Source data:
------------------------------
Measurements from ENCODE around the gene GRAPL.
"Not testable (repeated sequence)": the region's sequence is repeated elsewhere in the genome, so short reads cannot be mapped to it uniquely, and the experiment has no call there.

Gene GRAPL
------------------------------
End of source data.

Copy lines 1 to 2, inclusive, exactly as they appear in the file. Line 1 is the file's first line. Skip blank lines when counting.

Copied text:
Measurements from ENCODE around the gene GRAPL.
"Not testable (repeated sequence)": the region's sequence is repeated elsewhere in the genome, so short reads cannot be mapped to it uniquely, and the experiment has no call there.